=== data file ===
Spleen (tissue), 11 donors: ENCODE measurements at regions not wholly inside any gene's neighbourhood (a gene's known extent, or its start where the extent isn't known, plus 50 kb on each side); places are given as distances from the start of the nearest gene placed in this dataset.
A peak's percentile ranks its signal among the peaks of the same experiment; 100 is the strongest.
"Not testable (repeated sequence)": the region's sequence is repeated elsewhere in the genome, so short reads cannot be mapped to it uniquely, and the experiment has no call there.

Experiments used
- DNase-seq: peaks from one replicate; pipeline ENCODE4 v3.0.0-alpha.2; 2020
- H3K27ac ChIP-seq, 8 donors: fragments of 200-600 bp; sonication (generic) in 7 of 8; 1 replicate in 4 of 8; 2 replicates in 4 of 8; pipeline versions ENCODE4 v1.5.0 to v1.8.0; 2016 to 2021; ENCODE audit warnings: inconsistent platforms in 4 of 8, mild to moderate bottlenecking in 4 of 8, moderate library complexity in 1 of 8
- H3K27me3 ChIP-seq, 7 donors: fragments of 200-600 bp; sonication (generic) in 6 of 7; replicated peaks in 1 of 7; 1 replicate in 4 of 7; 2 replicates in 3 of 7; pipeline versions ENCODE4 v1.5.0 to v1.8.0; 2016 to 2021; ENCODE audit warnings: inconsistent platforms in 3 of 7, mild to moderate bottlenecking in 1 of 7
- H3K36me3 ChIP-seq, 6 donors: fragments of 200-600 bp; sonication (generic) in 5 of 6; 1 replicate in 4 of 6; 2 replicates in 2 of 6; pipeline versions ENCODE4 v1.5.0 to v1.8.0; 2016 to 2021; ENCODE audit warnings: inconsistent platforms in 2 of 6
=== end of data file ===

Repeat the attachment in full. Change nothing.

Spleen (tissue), 11 donors: ENCODE measurements at regions not wholly inside any gene's neighbourhood (a gene's known extent, or its start where the extent isn't known, plus 50 kb on each side); places are given as distances from the start of the nearest gene placed in this dataset.
A peak's percentile ranks its signal among the peaks of the same experiment; 100 is the strongest.
"Not testable (repeated sequence)": the region's sequence is repeated elsewhere in the genome, so short reads cannot be mapped to it uniquely, and the experiment has no call there.

Experiments used
- DNase-seq: peaks from one replicate; pipeline ENCODE4 v3.0.0-alpha.2; 2020
- H3K27ac ChIP-seq, 8 donors: fragments of 200-600 bp; sonication (generic) in 7 of 8; 1 replicate in 4 of 8; 2 replicates in 4 of 8; pipeline versions ENCODE4 v1.5.0 to v1.8.0; 2016 to 2021; ENCODE audit warnings: inconsistent platforms in 4 of 8, mild to moderate bottlenecking in 4 of 8, moderate library complexity in 1 of 8
- H3K27me3 ChIP-seq, 7 donors: fragments of 200-600 bp; sonication (generic) in 6 of 7; replicated peaks in 1 of 7; 1 replicate in 4 of 7; 2 replicates in 3 of 7; pipeline versions ENCODE4 v1.5.0 to v1.8.0; 2016 to 2021; ENCODE audit warnings: inconsistent platforms in 3 of 7, mild to moderate bottlenecking in 1 of 7
- H3K36me3 ChIP-seq, 6 donors: fragments of 200-600 bp; sonication (generic) in 5 of 6; 1 replicate in 4 of 6; 2 replicates in 2 of 6; pipeline versions ENCODE4 v1.5.0 to v1.8.0; 2016 to 2021; ENCODE audit warnings: inconsistent platforms in 2 of 6